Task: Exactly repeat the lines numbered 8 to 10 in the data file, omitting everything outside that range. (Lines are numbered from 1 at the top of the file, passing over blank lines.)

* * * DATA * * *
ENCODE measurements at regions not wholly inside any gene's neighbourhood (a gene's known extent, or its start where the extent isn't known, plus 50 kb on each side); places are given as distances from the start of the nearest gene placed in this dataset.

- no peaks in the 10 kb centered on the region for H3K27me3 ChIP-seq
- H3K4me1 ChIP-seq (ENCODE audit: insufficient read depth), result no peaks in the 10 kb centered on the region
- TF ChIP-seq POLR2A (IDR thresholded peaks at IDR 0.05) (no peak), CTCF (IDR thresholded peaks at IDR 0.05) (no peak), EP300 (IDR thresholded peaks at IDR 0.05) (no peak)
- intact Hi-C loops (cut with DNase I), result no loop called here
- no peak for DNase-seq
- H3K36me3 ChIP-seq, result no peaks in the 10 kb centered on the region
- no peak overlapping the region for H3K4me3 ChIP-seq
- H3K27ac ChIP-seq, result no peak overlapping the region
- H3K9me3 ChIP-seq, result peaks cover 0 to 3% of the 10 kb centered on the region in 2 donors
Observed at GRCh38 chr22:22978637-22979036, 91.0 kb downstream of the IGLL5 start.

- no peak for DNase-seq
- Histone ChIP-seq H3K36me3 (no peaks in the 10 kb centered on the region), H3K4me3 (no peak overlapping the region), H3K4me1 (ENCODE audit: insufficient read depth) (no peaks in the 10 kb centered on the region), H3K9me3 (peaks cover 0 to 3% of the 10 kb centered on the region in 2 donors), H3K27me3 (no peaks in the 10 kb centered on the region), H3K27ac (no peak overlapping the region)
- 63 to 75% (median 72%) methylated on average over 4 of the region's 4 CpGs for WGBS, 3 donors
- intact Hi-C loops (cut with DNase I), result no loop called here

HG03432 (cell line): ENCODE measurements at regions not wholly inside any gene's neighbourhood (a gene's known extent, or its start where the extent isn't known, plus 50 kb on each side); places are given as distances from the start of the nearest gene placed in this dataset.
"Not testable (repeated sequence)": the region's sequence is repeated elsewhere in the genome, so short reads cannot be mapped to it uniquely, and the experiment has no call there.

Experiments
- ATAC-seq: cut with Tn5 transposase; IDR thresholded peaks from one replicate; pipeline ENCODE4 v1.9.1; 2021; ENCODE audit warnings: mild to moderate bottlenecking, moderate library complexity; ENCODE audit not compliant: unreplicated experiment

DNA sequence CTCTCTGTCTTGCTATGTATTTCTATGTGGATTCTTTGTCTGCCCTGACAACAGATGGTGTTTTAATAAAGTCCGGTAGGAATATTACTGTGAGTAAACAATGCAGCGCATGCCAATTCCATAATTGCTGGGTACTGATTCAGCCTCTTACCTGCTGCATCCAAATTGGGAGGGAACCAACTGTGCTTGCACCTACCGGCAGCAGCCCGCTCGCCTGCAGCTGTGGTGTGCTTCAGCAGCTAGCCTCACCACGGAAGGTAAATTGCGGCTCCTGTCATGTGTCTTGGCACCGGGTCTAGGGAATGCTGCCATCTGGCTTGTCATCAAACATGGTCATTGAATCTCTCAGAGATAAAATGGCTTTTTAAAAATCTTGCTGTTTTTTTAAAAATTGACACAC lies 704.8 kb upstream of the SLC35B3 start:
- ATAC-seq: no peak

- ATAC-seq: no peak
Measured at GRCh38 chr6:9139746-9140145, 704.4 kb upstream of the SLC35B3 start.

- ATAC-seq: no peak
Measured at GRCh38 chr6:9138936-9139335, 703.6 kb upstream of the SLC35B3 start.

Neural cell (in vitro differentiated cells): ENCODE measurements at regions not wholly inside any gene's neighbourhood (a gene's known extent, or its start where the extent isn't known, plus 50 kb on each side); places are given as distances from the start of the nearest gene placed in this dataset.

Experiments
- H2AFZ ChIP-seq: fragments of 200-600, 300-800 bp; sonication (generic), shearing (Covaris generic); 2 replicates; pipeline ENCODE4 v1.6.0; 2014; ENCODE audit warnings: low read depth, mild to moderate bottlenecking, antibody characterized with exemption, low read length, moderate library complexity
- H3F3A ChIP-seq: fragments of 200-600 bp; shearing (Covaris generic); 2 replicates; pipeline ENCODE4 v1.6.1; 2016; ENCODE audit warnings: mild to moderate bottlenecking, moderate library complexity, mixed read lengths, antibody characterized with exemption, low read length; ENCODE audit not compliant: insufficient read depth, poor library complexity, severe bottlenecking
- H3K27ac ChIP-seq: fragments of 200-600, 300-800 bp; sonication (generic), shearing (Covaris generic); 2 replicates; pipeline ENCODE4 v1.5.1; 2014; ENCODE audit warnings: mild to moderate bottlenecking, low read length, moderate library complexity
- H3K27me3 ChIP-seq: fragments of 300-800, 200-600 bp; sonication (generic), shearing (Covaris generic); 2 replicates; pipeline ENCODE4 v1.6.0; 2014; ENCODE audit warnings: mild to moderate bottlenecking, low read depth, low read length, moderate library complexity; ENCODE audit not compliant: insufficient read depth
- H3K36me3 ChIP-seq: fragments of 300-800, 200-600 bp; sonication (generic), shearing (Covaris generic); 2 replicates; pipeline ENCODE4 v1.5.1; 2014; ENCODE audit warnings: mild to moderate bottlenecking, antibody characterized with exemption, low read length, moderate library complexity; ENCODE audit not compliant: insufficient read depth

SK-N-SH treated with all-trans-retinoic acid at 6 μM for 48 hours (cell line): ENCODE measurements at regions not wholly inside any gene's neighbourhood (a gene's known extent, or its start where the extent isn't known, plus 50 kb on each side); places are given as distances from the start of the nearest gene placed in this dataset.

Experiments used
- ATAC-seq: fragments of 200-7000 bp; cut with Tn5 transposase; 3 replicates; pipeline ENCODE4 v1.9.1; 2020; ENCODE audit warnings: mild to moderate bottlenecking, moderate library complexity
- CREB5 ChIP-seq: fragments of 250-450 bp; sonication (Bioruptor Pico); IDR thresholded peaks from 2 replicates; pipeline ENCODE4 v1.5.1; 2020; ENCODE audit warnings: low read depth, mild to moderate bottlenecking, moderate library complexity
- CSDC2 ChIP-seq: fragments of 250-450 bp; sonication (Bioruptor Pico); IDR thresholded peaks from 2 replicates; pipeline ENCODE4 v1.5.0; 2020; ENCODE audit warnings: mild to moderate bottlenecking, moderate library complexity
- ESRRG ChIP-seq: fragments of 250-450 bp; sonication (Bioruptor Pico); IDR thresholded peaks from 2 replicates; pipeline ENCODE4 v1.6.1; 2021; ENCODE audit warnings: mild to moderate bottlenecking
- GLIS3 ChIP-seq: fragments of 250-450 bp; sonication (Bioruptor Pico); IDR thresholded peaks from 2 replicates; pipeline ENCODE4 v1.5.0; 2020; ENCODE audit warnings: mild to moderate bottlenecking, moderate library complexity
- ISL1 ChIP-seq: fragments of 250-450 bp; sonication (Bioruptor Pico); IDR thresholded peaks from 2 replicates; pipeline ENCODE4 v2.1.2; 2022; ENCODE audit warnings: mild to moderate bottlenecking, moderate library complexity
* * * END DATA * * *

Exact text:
- no peak overlapping the region for H3K4me3 ChIP-seq
- H3K27ac ChIP-seq, result no peak overlapping the region
- H3K9me3 ChIP-seq, result peaks cover 0 to 3% of the 10 kb centered on the region in 2 donors